Hi there, hope some of this info helps you make a green shift this summer. Enjoy the outdoors!
Bugs - mostly beneficial...
Can anyone remember having to regularly wash splattered bugs off a car's windshield? That doesn’t happen anymore because of the drastic reduction of insects in the last 30 years - largely due to urbanization, climate change & agricultural intensification where bare fields are treated with pesticides which persist in the soil & environment. Insects are at the heart of every food web, they pollinate a large majority of plant species, keep the soil healthy, recycle nutrients, are food for birds & control pests. We can do our part to encourage these by creating habitat on ourfarms, in ourmunicipalities &home gardens. If your back garden is a bit weedy this will actually encourage all kinds of wee creatures & provide many usefulbenefits.The bookGarden Bugs of Ontariohelps you attract, repel & control bugs naturally & biologically without pesticides.
Unfortunately, Roundup is readily available, even though over 10,000 farmers are suing Bayer/Monsanto due to cancer caused by this toxic chemical. It makes sense to desist from using all pesticides that endanger us, our children & our ecosystems.
Bees love trees
Did you know that there are approximately 350 species of native bees living in the GTA? Unlike the non-native honey bee, most of them are solitary, nest in the ground and do not sting. They provide essential pollination services for both our agriculture systems and natural areas. But native bees are facing the same serious threats as other insects. So, how can we help? Planting native trees and shrubs with densely clustered flowers provides native bees with much-needed food sources. Some attractive, bee-friendly native species include the early blooming red maple and serviceberry trees, the mid-season blooming Kentucky coffee tree and nannyberry shrub and the late blooming basswood tree and common ninebark shrub. Local non-profit group LEAF (Local Enhancement and Appreciation of Forests), offers many attractive, bee-friendly native species at subsidized prices. You can also get free factsheets on their website. Follow them on social media for helpful tips. Learn more at www.yourleaf.org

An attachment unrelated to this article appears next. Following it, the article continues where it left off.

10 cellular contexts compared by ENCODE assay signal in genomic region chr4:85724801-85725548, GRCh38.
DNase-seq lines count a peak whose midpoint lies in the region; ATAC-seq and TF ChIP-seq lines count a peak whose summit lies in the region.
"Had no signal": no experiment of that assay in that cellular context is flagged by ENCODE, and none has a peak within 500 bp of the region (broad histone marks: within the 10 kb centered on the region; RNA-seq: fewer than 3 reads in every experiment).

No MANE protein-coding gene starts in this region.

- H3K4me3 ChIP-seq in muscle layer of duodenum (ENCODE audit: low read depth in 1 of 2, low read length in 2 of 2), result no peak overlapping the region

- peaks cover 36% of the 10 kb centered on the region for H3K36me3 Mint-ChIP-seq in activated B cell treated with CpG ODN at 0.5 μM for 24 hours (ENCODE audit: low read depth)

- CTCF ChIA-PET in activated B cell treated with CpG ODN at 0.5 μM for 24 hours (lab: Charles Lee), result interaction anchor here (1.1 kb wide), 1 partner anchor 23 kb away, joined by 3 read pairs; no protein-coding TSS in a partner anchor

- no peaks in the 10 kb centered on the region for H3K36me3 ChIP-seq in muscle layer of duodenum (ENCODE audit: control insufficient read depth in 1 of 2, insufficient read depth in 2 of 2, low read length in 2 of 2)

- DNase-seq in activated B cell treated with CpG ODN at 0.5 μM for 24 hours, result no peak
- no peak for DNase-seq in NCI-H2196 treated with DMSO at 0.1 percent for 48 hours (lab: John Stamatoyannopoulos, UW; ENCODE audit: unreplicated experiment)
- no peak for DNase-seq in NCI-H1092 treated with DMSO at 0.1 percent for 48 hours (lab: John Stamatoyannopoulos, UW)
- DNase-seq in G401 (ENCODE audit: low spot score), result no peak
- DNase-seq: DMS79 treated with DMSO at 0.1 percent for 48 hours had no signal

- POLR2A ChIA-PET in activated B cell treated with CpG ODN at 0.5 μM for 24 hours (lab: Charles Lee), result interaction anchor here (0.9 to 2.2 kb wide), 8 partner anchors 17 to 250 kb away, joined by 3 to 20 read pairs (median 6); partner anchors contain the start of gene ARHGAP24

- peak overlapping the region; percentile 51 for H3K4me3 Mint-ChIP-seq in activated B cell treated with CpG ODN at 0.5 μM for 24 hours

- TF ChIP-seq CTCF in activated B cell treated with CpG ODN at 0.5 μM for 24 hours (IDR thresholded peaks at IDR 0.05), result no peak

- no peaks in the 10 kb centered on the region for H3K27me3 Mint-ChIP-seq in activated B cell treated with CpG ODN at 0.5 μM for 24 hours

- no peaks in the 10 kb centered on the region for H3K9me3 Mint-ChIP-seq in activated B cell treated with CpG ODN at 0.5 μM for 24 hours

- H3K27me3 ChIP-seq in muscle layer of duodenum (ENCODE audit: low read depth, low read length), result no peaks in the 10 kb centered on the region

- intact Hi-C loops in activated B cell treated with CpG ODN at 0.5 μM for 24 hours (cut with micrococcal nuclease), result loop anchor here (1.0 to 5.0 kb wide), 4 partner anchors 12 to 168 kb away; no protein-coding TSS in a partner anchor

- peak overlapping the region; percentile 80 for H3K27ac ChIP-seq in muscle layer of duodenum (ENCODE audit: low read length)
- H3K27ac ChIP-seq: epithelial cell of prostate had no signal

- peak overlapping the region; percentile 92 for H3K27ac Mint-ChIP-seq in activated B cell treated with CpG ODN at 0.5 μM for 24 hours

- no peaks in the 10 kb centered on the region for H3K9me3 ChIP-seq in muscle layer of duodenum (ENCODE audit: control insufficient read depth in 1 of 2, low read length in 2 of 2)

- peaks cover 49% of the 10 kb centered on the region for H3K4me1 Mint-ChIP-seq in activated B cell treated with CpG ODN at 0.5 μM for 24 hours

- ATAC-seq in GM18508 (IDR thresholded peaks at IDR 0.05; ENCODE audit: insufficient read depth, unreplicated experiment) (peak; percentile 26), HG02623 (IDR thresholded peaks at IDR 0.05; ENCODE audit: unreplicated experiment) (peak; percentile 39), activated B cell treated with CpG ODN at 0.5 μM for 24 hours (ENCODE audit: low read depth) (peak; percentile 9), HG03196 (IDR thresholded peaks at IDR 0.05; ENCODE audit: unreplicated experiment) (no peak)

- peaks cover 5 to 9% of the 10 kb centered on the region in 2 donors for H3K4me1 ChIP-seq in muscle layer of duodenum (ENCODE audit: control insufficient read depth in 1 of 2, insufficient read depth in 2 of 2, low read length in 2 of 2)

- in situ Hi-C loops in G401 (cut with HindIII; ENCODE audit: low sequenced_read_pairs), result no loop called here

Correct tree pruning
A properly pruned tree should not have lengthy stubbles and be close enough to the trunk so the tree is able to heal over. That will not be possible for the badly pruned tree pictured at left. It will only create an entry point for insect and disease infestations.View link to correct pruning.
Our plastic pollution crisis
Richmond Hill is looking for practical strategies to reduce single use plastics. YREA submitted a list of suggestions in our address to Council but we, as individuals also need to do our part in the midst of this plastic pollution crisis. Try making a green shift with these measures:
Buy a few reusable shopping bags and use them instead of plastic. They are washable and will last for years.
Until fruit & veggie produce bags are compostable, put back into your shopping bag and reuse many times.
BYOC - Bring your own containers. Use for bulk purchases, takeout food, at the fish & deli counter or for leftovers to take home from restaurants.
Don’t buy bottled water. Fill your reusable one at the kitchen sink.
Use your own mug at a coffee shop.
Refuse straws, extra packaging whenever possible.
If you do have black plastic containers from takeouts, reuse over and over for food storage in fridge & freezer.
When you cover bowls with cling wrap, if it doesn't touch the food, reuse or better yet reuse Etee wraps for up to 150 times.
Thank you to all our donors
YREA was thrilled to be presented with a gift of $2500 from Vaughan during their Earth Hour event. We are so very grateful for this support.
During YREA's May donor appreciation hike & social we were enjoyably side tracked with bird & plant identification as well as litter &
garlic mustard pulling - necessary, but not as enjoyable. Thank you to all who
support us. We truly appreciate your kindness.